Inquiry vs Retrieve - What's the difference?

inquiry | retrieve |


As nouns the difference between inquiry and retrieve

is that inquiry is the act of inquiring; a seeking of information by asking questions; interrogation; a question or questioning while retrieve is a retrieval.

As a verb retrieve is

to regain or get back something.

inquiry

Alternative forms

* enquiry

Noun

(inquiries)
  • The act of inquiring; a seeking of information by asking questions; interrogation; a question or questioning.
  • Search for truth, information, or knowledge; examination of facts or principles; research; investigation; as, physical inquiries.
  • Usage notes

    According to Fowler's Modern English Usage'' (1926), ''inquiry'' should be used in relation to a formal inquest, and ''enquiry'' to the act of questioning. Many (though not all) British writers maintain this distinction; the Oxford English Dictionary, in its entry not updated since 1900, lists ''inquiry'' and ''enquiry'' as equal alternatives, in that order. Some British dictionaries, such as ''Chambers 21st Century Dictionary'' [http://www.chambersharrap.co.uk/chambers/features/chref/chref.py/main?title=21st&query=inquiry], present the two spellings as interchangeable variants in the general sense, but prefer ''inquiry'' for the "formal inquest" sense. In Australian English, ''inquiry'' represents a formal inquest (such as a government investigation) while ''enquiry'' is used in the act of questioning (eg: the customer enquired about the status of his loan application). Both spellings are current in Canadian English, where ''enquiry'' is often associated with scholarly or intellectual research. (See Pam Peters, ''The Cambridge Guide to English Usage , p. 282.) American English usually uses inquiry .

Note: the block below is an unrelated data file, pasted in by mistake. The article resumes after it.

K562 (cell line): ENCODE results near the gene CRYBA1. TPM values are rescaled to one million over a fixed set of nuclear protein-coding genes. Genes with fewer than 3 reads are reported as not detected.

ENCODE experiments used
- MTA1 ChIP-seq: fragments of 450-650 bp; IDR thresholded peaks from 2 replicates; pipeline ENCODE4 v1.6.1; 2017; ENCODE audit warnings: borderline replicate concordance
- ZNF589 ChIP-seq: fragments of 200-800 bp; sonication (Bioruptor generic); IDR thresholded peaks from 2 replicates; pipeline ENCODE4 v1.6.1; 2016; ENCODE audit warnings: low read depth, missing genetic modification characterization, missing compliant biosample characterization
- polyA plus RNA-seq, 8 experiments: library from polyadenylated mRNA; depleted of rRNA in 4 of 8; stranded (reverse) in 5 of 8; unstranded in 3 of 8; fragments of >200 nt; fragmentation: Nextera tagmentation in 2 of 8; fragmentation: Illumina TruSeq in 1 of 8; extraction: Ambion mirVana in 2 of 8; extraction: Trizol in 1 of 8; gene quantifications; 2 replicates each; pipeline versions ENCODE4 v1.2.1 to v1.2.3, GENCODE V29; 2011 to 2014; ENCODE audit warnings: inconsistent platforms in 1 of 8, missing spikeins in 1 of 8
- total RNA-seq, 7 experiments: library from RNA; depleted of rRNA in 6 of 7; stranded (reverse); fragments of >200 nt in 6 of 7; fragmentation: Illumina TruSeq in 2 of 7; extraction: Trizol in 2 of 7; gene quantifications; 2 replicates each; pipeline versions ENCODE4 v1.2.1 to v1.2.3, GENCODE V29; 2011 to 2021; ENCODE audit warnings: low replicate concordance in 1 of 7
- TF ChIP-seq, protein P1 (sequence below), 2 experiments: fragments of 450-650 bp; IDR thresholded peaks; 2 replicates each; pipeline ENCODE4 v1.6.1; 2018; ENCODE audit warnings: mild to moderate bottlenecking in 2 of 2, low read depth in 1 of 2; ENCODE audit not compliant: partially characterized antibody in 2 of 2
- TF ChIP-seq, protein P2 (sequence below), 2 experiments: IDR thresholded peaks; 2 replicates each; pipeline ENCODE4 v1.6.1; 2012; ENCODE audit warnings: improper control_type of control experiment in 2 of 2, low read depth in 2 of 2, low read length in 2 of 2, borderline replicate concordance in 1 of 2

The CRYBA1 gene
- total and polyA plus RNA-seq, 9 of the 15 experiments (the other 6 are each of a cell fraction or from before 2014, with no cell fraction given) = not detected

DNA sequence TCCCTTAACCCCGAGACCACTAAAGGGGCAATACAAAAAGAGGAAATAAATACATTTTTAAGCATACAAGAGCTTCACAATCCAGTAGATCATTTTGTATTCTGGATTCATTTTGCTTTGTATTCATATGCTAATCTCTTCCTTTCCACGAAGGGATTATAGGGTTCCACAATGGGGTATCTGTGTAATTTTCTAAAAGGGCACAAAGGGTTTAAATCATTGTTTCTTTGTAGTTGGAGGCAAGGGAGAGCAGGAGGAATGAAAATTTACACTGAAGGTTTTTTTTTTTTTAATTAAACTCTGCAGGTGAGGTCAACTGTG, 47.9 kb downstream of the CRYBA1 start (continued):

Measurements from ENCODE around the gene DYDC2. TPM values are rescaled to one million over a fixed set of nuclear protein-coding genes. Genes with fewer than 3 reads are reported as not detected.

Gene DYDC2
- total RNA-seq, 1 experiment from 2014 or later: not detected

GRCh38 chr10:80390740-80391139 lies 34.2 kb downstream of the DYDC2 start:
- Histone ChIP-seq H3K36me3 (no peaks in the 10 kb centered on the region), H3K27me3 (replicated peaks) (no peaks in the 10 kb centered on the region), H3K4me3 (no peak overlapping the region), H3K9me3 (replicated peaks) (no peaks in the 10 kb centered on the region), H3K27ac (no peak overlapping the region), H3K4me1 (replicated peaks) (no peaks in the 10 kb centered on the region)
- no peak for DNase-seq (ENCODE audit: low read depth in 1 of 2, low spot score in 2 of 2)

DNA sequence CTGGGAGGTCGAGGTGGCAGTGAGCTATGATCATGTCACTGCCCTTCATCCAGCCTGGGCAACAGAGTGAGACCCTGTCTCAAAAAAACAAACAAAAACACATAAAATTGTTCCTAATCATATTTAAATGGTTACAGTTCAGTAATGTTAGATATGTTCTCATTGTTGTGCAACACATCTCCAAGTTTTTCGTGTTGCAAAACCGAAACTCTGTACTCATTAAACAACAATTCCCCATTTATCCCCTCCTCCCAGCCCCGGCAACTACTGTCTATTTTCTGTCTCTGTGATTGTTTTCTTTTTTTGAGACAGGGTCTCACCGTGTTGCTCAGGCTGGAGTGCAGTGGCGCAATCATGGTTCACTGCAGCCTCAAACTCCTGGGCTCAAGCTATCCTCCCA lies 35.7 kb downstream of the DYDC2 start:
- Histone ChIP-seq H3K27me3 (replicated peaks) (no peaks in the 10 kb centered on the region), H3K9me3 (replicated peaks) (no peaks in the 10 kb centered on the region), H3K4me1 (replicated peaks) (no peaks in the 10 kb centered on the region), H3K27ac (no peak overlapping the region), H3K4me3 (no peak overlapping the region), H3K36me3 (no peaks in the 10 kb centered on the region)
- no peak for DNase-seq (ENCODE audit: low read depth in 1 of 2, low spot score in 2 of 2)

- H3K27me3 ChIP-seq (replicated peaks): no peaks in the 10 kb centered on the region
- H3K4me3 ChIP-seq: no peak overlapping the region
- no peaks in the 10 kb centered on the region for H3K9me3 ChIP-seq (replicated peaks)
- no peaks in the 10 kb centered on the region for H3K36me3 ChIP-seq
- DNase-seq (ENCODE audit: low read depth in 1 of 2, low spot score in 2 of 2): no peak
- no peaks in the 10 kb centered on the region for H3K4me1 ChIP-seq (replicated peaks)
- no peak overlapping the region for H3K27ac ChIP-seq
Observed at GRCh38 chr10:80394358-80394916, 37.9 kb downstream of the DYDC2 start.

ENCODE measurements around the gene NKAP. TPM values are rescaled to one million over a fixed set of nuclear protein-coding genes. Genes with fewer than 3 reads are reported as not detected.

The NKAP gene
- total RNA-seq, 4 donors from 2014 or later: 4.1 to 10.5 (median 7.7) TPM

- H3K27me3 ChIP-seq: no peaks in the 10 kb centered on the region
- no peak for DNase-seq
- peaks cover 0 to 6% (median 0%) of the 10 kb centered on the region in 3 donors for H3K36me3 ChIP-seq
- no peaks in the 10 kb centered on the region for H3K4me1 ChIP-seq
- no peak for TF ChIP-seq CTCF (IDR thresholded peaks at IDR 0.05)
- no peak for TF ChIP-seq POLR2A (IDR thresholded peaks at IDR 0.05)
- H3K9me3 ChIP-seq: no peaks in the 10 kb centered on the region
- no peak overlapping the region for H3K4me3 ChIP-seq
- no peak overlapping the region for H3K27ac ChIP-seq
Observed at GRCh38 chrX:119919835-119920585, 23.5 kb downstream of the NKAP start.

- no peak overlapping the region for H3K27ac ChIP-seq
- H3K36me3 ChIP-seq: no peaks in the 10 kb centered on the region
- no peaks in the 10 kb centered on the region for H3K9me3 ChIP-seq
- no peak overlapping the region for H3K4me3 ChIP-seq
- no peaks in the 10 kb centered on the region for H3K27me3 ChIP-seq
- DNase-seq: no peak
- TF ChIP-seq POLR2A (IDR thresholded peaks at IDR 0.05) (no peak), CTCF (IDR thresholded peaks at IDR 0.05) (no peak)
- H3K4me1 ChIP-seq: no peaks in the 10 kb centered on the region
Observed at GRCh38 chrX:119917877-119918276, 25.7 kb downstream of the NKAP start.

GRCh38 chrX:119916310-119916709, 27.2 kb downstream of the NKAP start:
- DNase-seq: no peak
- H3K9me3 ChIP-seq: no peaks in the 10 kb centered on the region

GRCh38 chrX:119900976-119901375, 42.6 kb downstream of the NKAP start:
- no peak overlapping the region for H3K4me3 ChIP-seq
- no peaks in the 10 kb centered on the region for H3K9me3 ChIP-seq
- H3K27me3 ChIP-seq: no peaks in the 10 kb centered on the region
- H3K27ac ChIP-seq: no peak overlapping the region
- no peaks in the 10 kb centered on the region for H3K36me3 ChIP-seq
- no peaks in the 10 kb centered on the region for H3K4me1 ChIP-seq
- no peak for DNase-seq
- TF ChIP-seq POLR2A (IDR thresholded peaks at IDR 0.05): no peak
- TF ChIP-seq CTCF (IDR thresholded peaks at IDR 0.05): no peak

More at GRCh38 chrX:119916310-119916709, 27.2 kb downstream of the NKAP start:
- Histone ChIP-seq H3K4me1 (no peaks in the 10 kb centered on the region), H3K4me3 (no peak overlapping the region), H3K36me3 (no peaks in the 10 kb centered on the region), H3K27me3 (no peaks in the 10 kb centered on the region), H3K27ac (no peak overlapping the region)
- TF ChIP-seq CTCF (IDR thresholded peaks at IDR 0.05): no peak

References

    *

    retrieve

    English

    Verb

    (retriev)
  • To regain or get back something.
  • to retrieve''' one's character or independence; to '''retrieve a thrown ball
  • * Dryden
  • With late repentance now they would retrieve / The bodies they forsook, and wish to live.
  • To rescue (a) creature(s)
  • To salvage something
  • To remedy or rectify something.
  • To remember or recall something.
  • To fetch or carry back something.
  • * Berkeley
  • to retrieve them from their cold, trivial conceits
  • To fetch and bring in game.
  • The cook doesn't care what's shot, only what's actually retrieved .
  • To fetch and bring in game systematically.
  • Dog breeds called 'retrievers' were selected for retrieving .
  • To fetch or carry back systematically, notably as a game.
  • Most dogs love retrieving , regardless of what object is thrown.
  • (sports) To make a difficult but successful return of the ball.
  • (obsolete) To remedy the evil consequence of, to repair (a loss or damage).
  • * Prior
  • Accept my sorrow, and retrieve my fall.
  • * Burke
  • There is much to be done and much to be retrieved .

    Derived terms

    * retriever

    Noun

    (en noun)
  • A retrieval
  • (sports) The return of a difficult ball
  • (obsolete) A seeking again; a discovery.
  • (Ben Jonson)
  • (obsolete) The recovery of game once sprung.
  • (Nares)